Bau Travelogue Day 5: Pitcher plant marvels and mushroom-laden paths to Bronang Waterfall in Singai

Highest tier of the Bronang Waterfall in Singai, Bau. Photo taken on May 22, 2024.

By D’Diggers Team

BAU, May 23: Embark on an enchanting journey in Singai, Bau, where carnivorous pitcher plants and vibrant mushrooms can be found along a verdant trail leading to the stunning Bronang Waterfall.

Pitcher plants thrive in abundance in Bau, particularly along the trail leading to the waterfall. These carnivorous plants grow in clusters, carpeting the ground and curling up trees like abundant grapevines.

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Seeing so many pitcher plants flourishing in the wild at once was truly a spectacle, and a rare and unforgettable opportunity.

According to Royston, the 39-year-old local guide for D’Diggers Team, the pitcher plants we saw are among several types commonly used to make a Bidayuh delicacy, pitcher plant rice.

Pitcher plants, also referred to as ‘monkey pots’ for their pot-like shape, are commonly found in the wild, leading locals to humorously suggest that monkeys use them as makeshift ‘kitchen utensils’.

Along the trail, various mushrooms can be spotted, some resembling cabbage, others resembling plates, and a few possessing such vivid yellow hues that they almost appear luminescent.

The D’Diggers Team spent ample time observing the abundance of pitcher plants and mushrooms, marvelling at their sheer numbers throughout the entire hike towards Bronang Waterfall.

A cluster of pitcher plants found on the forest floor.
A mushroom spotted along the trail to Bronang Waterfall.
Mushrooms shaped like plates found along the trail.
Cabbage-shaped mushroom found along the trail.
Yellow mushrooms found along the trail.

The trail we took began from Adis Buan Homestay, a path which the locals believe is far easier than the entrance by Kampung Daun.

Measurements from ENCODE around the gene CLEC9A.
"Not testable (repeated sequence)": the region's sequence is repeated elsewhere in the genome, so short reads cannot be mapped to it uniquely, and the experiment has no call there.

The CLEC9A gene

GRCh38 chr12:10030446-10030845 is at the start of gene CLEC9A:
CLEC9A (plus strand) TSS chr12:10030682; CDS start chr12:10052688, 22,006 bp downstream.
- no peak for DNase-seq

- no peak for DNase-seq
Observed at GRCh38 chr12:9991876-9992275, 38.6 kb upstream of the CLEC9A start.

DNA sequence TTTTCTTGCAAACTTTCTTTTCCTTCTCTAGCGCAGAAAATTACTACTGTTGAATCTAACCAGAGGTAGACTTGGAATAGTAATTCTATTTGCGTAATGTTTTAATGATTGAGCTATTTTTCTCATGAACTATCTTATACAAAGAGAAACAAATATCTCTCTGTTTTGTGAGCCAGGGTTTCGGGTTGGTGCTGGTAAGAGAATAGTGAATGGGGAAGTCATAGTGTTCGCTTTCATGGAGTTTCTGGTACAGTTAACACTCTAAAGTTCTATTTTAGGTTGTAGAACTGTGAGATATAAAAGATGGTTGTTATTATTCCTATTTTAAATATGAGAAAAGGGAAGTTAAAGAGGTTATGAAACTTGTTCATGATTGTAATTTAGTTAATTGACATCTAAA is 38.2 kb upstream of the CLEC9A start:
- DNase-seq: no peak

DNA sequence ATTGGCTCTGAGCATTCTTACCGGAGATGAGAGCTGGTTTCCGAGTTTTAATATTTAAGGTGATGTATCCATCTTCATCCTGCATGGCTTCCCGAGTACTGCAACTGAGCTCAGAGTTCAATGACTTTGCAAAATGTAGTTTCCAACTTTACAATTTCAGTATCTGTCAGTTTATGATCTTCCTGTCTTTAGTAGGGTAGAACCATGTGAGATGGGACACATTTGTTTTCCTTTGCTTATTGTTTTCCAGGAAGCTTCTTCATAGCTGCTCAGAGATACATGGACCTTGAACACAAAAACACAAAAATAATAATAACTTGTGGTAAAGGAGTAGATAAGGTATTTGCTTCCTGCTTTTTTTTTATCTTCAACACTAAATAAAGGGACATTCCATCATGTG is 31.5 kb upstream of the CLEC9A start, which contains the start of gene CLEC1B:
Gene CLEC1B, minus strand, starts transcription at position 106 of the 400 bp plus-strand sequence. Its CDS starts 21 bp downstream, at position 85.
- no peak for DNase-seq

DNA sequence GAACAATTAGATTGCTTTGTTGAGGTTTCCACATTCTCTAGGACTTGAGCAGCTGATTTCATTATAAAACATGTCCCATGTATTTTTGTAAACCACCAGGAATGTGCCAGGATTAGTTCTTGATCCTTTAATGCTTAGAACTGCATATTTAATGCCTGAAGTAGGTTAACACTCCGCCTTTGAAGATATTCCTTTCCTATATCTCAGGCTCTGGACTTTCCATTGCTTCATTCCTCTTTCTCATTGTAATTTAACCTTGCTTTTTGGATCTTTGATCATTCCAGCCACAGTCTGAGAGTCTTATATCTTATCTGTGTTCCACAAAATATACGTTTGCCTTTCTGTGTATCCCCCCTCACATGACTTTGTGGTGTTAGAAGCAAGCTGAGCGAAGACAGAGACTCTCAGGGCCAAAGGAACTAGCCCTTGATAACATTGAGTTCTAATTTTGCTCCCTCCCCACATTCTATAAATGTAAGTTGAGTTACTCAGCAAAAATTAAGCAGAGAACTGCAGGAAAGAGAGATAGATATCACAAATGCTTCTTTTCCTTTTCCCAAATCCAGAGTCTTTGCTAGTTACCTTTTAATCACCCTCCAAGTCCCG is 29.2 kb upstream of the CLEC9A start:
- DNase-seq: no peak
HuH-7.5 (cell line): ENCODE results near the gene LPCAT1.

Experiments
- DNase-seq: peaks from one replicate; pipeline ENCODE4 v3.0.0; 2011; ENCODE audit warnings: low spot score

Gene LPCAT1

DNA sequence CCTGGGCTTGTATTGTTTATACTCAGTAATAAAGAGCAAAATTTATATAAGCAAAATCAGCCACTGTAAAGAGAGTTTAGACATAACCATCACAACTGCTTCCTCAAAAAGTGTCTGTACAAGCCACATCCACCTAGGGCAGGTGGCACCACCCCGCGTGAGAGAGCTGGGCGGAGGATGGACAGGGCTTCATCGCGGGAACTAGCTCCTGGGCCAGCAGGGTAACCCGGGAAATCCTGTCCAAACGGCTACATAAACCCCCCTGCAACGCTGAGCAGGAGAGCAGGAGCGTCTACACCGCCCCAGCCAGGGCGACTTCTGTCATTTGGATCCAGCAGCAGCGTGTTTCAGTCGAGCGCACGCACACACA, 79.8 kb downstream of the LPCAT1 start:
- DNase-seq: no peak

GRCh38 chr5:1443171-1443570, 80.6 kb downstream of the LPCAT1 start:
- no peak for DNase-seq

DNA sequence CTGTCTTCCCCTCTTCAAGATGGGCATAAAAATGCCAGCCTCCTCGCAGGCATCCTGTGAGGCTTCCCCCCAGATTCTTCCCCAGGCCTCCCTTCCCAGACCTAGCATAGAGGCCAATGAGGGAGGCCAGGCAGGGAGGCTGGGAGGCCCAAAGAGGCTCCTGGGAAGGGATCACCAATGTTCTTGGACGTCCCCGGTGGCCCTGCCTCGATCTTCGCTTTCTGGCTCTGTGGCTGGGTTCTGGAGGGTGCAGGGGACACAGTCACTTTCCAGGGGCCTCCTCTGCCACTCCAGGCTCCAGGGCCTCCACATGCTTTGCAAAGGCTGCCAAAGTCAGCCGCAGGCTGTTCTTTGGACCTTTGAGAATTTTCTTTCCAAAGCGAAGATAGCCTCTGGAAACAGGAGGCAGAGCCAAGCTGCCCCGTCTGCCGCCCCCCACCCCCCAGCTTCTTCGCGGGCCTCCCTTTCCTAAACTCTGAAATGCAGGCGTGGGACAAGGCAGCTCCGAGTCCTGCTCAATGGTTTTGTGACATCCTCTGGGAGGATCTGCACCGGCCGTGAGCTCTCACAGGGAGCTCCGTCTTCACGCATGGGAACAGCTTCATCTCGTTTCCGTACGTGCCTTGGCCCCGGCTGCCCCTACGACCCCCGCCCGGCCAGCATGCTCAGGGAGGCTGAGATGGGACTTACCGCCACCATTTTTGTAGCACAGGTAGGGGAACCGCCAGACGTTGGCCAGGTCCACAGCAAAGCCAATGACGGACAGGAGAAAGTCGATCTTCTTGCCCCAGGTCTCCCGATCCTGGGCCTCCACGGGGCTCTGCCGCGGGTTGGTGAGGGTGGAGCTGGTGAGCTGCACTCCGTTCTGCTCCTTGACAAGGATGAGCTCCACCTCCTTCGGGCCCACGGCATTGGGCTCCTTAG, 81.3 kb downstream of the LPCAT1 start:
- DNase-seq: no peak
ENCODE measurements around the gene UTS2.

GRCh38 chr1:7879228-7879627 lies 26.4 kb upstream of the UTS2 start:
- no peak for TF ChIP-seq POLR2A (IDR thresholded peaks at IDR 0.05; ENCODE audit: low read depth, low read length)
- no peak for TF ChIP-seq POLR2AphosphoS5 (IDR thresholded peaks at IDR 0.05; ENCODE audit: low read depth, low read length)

“That (Kampung Daun) trail is three times harder than this (Adis Buan Homestay) trail,” said another guide, 64-year-old Eric who is also the president of Bronang Nature Adventures.

Despite Eric’s assurance, the current trail still presented a challenge, requiring the D’Diggers Team to scramble on all fours at one point along the way.

With each step feeling heavier than the last, the call of the beautiful Bronang Waterfall served as motivation to persevere, overriding the discomfort of our aching muscles.

Eric informed us that the trail we were taking to Bronang Waterfall was the same route which was used for the Spartan Classic Trail Run last year (2023).

We made our way to the highest waterfall tier. It offered an ideal spot for relaxation, with the opportunity to meditate while feeling the cool rush of water on top of our heads.

Following a short break at the highest tier, Eric and Royston led us to the lower tier which they described as a perfect location for picnics and swimming.

The descent requires caution, particularly when navigating the slippery slopes along the water’s edge. It’s advisable to wear ‘kampung adidas’ and other suitable footwear to ensure a smoother journey.

The lower tier proved to be an even more inviting spot, providing a spacious flat area where one can comfortably sit and relax. There is also a pool of water by the waterfall that provides the perfect opportunity for swimming or simply dipping one’s feet.

Timing was on our side as heavy rain had persisted since the previous night. However, just before our hike began, the rain relented, blessing us with a pleasantly cool atmosphere for our ascent.

The journey to Bronang Waterfall encompassed a round trip of approximately five-and-a-half hours. We began our trek from Adis Buan Homestay at 9:07am and concluded our adventure at 2:25pm.

The lower tier of the Bronang Waterfall has a pool.

Bronang Waterfall poised to be major tourism attraction in Bau

According to Eric, the Sarawak government has allocated RM40 million to develop the area leading to Bronang Waterfall into one of the major tourism attractions in Singai, Bau.

This project, which includes building roads to the waterfall and establishing other facilities such as homestays and rest stops, was initiated and led by Tasik Biru assemblyman, Dato Henry Harry Jinep, who is also Deputy Minister of Transport (Riverine and Maritime).

Eric said the road project spans approximately 3km, with phase 1 covering 2km already completed, and phase 2 currently underway in its development.

“It would be easier for visitors to come. They (visitors) won’t have to walk so far like we are doing now,” he said. — DayakDaily

Eric pointing at the marked area where Phase 2 of the road construction leading to Bronang Waterfall is located.
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